He was 26 when he died. He was a father, a son, a husband and a brother. He had a smile that seemed to light up a room. His hair, if he let it grow, became as curly as a corkscrew. His name was David, and in an instant, he was gone.
No one is really sure what happened the night that David died. He was in his car, driving home from a friend’s house. Home to his family who loved him: home to his children who adored him. No one knows why David’s car left the road and struck a pole. Some believe him to have been blinded by the sun shining brightly in his eyes. Still others believe that a previous eye problem clouded his vision and he couldn’t see where he was going. Many wonder if he perhaps fell asleep while driving. After all, he was exhausted from a long day at work. What is known, by everyone is that it was the first and only time that David did not have his seatbelt on. David’s car left the road and hit a pole. Because he was not belted in, David received major trauma to his brain from the force of the accident.
David was taken to the hospital; he was on life support. His head injury so severe, that doctors were not sure he would make it. They worked hard to keep him alive, as doctors do. David’s family was all there. The stayed with David for several days, hoping he would wake up and heal from his injuries. Unfortunately, that did not happen. David’s family had to make a decision. They were told that David had no brain function and that he would not live if removed from life support. Imagine being a mother, holding your son’s hand, knowing that you needed to make this kind of decision? Should David continue on the life support, or should he be removed? The family made their decision, doing what they believe David would have wanted them to. They needed to let David go.
Not surprisingly, the topic of organ donation came up. Did David have an organ donor card? No. Did David state on his driver’s license that he wanted to be an organ donor? No. Did David ever mention to his loved ones that should something happen to him, he would want to donate his organs? Yes. David had previously shared with his mother that if he should die unexpectedly, he wanted his healthy organs to go to someone in need.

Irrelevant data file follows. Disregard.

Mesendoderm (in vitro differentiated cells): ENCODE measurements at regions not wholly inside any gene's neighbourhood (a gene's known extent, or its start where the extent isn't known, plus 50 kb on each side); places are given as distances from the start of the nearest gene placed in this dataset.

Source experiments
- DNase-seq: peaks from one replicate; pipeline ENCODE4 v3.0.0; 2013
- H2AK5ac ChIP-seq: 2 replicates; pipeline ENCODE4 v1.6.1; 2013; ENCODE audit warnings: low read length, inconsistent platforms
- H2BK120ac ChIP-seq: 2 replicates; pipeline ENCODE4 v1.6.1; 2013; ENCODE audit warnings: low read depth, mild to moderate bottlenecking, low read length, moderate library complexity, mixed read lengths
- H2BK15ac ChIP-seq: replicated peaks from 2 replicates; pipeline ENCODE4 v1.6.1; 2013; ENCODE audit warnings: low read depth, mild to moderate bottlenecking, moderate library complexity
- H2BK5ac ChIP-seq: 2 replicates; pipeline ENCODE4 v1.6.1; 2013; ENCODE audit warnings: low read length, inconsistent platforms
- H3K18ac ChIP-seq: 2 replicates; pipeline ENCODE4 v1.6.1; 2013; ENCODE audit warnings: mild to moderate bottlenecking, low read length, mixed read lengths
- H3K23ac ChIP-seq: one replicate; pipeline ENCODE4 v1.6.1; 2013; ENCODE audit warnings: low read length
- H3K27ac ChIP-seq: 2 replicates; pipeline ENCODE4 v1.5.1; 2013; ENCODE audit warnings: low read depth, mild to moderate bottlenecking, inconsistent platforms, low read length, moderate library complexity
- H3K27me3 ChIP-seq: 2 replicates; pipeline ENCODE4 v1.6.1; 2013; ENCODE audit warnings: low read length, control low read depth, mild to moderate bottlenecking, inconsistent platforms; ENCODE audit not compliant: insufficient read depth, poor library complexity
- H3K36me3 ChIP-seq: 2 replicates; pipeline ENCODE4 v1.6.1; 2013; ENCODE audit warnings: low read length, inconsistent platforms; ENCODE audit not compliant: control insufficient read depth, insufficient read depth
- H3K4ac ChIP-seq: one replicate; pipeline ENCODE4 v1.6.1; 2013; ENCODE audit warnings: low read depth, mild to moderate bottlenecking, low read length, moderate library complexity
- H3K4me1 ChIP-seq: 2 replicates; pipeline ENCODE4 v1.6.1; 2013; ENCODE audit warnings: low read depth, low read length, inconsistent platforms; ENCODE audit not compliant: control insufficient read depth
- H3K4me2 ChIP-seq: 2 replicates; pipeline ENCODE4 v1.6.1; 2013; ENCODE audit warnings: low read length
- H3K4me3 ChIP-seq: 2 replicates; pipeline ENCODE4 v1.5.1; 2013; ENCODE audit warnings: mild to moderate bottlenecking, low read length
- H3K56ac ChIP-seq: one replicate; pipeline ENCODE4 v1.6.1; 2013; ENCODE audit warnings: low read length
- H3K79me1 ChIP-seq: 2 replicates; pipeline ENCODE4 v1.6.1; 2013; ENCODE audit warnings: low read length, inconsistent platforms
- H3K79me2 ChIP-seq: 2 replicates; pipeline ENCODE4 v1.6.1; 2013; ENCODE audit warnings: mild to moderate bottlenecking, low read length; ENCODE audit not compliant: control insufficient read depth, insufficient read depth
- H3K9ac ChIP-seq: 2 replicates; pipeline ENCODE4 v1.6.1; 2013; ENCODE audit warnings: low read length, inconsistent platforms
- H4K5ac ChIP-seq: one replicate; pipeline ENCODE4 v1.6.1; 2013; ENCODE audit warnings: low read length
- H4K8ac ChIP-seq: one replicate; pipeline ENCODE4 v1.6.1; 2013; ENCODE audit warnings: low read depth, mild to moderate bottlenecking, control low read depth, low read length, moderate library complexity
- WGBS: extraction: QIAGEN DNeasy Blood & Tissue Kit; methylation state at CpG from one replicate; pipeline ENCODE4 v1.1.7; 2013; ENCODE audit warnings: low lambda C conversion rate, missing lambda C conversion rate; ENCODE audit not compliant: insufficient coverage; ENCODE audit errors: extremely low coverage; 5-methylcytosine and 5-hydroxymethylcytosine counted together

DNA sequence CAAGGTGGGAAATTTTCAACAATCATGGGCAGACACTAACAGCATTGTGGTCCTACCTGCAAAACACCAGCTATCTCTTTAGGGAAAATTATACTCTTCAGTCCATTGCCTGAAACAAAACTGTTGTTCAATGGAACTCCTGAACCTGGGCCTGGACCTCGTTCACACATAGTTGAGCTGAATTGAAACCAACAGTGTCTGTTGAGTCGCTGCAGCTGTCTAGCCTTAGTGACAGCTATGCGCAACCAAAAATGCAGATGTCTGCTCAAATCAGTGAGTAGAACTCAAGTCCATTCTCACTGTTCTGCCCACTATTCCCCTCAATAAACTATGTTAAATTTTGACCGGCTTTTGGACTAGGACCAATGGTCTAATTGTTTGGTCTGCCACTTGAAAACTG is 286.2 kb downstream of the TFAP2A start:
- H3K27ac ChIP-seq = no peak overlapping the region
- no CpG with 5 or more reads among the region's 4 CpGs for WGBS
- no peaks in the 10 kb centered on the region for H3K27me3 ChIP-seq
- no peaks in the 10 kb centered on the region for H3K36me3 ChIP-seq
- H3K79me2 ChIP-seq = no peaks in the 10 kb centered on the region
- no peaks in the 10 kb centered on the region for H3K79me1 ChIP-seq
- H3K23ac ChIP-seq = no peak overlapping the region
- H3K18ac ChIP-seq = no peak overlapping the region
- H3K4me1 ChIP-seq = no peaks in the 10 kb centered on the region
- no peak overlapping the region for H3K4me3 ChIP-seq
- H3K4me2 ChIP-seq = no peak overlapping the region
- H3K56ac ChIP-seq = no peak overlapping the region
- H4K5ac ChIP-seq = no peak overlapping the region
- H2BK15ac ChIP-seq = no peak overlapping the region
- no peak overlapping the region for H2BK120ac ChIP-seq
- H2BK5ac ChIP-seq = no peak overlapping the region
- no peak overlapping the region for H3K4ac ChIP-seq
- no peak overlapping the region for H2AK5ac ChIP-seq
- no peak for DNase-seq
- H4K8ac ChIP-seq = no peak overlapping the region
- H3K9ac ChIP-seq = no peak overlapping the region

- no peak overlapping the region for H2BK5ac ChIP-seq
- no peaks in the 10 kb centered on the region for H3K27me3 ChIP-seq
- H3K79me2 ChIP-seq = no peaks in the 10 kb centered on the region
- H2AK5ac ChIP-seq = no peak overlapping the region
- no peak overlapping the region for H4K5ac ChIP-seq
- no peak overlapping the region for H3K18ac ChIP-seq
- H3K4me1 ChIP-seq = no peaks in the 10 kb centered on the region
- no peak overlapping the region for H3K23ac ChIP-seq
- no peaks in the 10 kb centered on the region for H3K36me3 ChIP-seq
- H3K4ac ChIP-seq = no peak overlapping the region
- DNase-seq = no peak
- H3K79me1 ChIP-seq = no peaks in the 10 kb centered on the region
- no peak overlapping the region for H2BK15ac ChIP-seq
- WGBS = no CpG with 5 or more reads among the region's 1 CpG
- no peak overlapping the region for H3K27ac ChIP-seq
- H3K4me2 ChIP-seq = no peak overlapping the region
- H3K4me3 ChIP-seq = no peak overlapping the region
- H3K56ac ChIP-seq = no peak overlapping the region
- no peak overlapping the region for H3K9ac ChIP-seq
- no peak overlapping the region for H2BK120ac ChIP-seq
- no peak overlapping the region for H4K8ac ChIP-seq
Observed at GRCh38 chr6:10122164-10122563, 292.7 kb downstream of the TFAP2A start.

Now a decision had to be made. Did the family think David really wanted to donate his organs? Yes, they did. Because they loved him, his family granted David’s wish to donate his organs, in turn saving five lives. David, in a way his family can totally understand, was still giving to others, even though he was gone.
David’s organs were donated. They were donated to five people, who otherwise would have died without them. He gave his kidneys, his liver, his pancreas, and his heart. Because of David, five people lived.
One of those five people was my mother. She received David’s heart in March of 2004. She had battled a genetic heart condition for her entire life, and her heart was failing. She was going to die without a new heart. Because of David, she now is living a healthy and happy life. She has energy she never knew she could have. Because of David, she is alive.
David is the true hero in all of this. Because of his wish to donate his organs, five people are alive today. David’s heart is beating in my mother’s chest. We could never repay David or his family for the gift he gave to us. We cannot take away the pain that his family has from losing him. We cannot ever personally thank David, and we are incredibly saddened that it took the loss of David’s life for my mom to live. We know that David’s children will not have their father to hug, or that his mother will not have her son to hold. David’s wife lost her true love. It just doesn’t seem fair.
What my family can do is rejoice each day in David. We can celebrate the fact that David was unselfish enough, and his family loving enough, to see the importance of organ donation. What we can do is listen to David’s heart beating in my mother’s chest and send up a thank you to David for his gift. We can educate others about the importance of organ donation. But most importantly, we can put a human touch on those who choose to donate. We can put a face to the words “organ donor”, and we will start with David. He is the face of choosing to donate. He will never be forgotten, as he lives on in five strangers. He is David, an organ donor. He was a father, a husband, a son, and a brother. We will never forget.